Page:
By Jim Schutze
By Rachel Watts
By Lauren Drewes Daniels
By Anna Merlan
By Lee Escobedo
"What am I, the Flying Dutchman?" I'm sitting on this DART train wondering. Outside I see a flat rolling moonscape, crumbling cinder-block walls, ranks of dusty 18-wheelers, an endless procession of small tumble-down frame houses. The back yard of Dallas. Add some minarets, I could be in Fallujah.
And me, I'm looking for Toronto. Imagine how disappointed I must be.
I came out here last week and rode every single mile of light rail in the Dallas Area Rapid Transit System, looking for what they promised us when DART began operations 20 years ago. Toronto in the Southwest. That was the promise.
The whole dream was that DART would change the way we live by sucking people in from scattered huts on the prairie to live instead in glittering towers. Step off that evening train into a cool little gas-lit cobblestone village of shops, pick up dinner at the deli, say hi to your doorman, zoom-zoom up 14 stories on the elevator to your crib and gaze out over the endless prairie where the munchkins live. That was the dream.
I don't see it. Not here. What I see out these train windows is bleak, man. I am gazing at backs of U-Store-It warehouses. I see vast parking lots full of automobiles that belong to munchkins. Where am I, Dorothy?
Wait, wait, it's coming to me. Aha. I think I know where I am after all. I'm on the bus.
That's it. This vast rail system in which we have invested billions of tax dollars is just a big sprawling version of the bus. It has changed squat.
I don't see no Toronto. Do you? I just see buses on railroad tracks, plowing through exactly the same shotgun spray of low-rise cheap-ass development that was here before they launched the first choo-choo.
No, no, hold on, there I go leaping to conclusions again. Bear with me. Wait another minute. This has been a long journey. I'm stepping off the train at Mockingbird Station, and I'm riding up the escalator, and I'm standing on a mezzanine. And I think I see something.
I do. I see the Angelika theater. I see a cafe where I could get a latte. And I see the Mockingbird Station lofts, which would be a very cool place to live.
So I could step off the train here in the evening and stroll through a very happening neat little village of things going on, pick up some carry-out or walk the other direction to Kroger and get actual food, then ascend to my fashionable loft. I could be even cooler than I am now, if that were humanly possible.
Does anybody here really do that?
Ken Hughes, who developed and still operates the Mockingbird Station lofts, tells me lots of people do exactly that.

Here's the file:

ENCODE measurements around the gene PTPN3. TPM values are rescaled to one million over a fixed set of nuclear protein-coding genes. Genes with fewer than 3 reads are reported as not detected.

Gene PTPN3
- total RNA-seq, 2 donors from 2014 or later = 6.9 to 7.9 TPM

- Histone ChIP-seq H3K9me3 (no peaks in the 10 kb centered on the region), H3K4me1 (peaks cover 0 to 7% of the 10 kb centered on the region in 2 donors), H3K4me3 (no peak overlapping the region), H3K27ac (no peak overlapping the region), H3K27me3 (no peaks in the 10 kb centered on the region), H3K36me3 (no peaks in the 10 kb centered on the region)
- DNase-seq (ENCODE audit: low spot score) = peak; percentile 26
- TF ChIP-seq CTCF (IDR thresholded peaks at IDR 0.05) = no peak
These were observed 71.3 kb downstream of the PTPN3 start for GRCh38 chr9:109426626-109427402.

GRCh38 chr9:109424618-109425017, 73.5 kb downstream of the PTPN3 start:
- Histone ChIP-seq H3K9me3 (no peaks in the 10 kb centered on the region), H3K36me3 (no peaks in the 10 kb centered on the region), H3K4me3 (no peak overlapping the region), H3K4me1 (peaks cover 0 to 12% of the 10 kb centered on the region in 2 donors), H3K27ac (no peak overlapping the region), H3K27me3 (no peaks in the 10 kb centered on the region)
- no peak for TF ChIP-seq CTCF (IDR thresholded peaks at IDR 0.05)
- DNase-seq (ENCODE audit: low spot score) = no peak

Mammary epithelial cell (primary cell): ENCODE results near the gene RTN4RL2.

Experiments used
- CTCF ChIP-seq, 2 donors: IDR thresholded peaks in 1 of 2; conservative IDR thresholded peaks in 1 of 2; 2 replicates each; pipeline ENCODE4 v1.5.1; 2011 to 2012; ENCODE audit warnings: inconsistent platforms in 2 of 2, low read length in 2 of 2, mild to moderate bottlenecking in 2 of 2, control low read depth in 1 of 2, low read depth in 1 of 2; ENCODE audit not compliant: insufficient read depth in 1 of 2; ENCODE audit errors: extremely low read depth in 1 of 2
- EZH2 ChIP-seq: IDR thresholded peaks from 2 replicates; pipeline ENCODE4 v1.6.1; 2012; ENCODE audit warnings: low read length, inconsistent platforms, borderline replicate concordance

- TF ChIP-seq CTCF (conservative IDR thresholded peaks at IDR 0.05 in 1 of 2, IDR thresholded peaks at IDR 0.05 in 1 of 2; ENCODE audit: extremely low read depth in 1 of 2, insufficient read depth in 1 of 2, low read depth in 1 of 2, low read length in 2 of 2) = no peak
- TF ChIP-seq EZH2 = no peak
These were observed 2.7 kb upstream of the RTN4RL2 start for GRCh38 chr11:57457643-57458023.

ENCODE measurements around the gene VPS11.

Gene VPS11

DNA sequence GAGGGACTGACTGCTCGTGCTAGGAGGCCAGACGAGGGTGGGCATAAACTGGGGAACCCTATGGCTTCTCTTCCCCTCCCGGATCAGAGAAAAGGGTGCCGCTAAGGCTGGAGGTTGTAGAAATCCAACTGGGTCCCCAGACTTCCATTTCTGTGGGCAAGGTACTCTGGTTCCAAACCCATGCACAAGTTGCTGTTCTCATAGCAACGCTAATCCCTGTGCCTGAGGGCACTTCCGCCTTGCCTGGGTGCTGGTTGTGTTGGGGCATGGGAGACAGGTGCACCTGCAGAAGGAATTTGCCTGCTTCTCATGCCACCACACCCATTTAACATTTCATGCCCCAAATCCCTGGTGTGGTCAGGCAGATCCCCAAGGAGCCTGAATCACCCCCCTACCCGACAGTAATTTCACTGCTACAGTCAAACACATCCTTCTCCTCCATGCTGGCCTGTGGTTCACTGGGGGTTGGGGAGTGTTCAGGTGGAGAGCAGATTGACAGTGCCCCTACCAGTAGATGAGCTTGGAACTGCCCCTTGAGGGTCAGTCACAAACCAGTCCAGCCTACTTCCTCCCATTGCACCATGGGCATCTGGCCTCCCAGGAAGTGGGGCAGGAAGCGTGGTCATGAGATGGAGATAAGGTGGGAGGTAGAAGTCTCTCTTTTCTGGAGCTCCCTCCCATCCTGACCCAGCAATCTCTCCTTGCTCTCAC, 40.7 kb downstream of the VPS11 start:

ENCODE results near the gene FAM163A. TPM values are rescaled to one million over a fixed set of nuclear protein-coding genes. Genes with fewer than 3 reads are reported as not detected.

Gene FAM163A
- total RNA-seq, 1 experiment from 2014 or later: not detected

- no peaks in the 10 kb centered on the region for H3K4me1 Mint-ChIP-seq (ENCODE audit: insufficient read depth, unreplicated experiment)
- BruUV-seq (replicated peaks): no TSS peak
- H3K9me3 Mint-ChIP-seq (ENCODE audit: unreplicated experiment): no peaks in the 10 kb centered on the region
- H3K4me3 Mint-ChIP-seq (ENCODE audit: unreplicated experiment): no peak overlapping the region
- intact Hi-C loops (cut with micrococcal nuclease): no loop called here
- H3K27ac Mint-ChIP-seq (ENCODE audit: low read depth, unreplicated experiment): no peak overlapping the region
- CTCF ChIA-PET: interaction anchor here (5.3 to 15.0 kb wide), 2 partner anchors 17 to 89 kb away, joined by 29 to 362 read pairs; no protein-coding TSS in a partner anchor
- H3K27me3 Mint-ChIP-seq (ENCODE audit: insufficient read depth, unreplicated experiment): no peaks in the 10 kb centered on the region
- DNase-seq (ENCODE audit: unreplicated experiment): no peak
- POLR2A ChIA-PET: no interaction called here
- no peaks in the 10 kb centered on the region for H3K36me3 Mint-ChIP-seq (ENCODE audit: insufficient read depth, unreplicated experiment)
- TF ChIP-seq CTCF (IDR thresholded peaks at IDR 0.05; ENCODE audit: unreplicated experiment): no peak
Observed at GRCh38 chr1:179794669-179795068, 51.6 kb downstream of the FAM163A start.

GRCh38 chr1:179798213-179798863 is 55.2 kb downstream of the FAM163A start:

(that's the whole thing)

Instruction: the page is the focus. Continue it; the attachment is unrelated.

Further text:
"I have 211 rental apartments in that project," he said from a cell phone somewhere on the planet. "It has a separate parking garage. If you go to the typical suburban garden apartment parking lot during the daytime, the lots will be substantially vacant.
"That is not true at Mockingbird Station. Our garage is 50 to 60 percent occupied at that time of the day. We know just from our own observation that our residents are using the train.
"We also have a way of metering it, because we get people coming in from out of town that want to rent apartments and go through our Web site. They specifically are looking for places on transit, because they may be coming from Philadelphia or Chicago, and they're used to having that."
So I was wrong. It's not that there is no Toronto there. In fact, I should be looking at Mockingbird Station as a little tiny babykins Toronto, a seedling striving to stretch up out of hostile soil.
We do have a fledgling population of cosmopolites living the good life almost without cars. And as I keep traveling the rails for the better part of two days--where in the heck is the bar car, by the way?--I do discover other bits and pieces of cool here and there.
Downtown Plano, of all places: It's just on the verge of quite nice, with some neat "transit-oriented development" right at the station stop. Not high-rise, of course, but attractively urban all the same. Keep this up, and they'll have to change its name to Not-So-Plano.
Now, whoa up here, what is this business? I am not prepared for this at all. At the rail terminus in Garland, I don't see Toronto, but I do see an inviting civic center of theaters and other facilities. It's sort of barricaded by fences and parking lots, but if you squint your eyes just the right way and tilt your head, you can imagine an amusing destination of theater and dance and public events reachable by train.
It's not that there are no beginnings out there. The question is why the beginnings haven't begun more in the 20 years since DART launched operations. I talked with another developer who didn't want me to quote him by name, because he's afraid of getting in Dutch with DART. He says DART can be very regal and vindictive.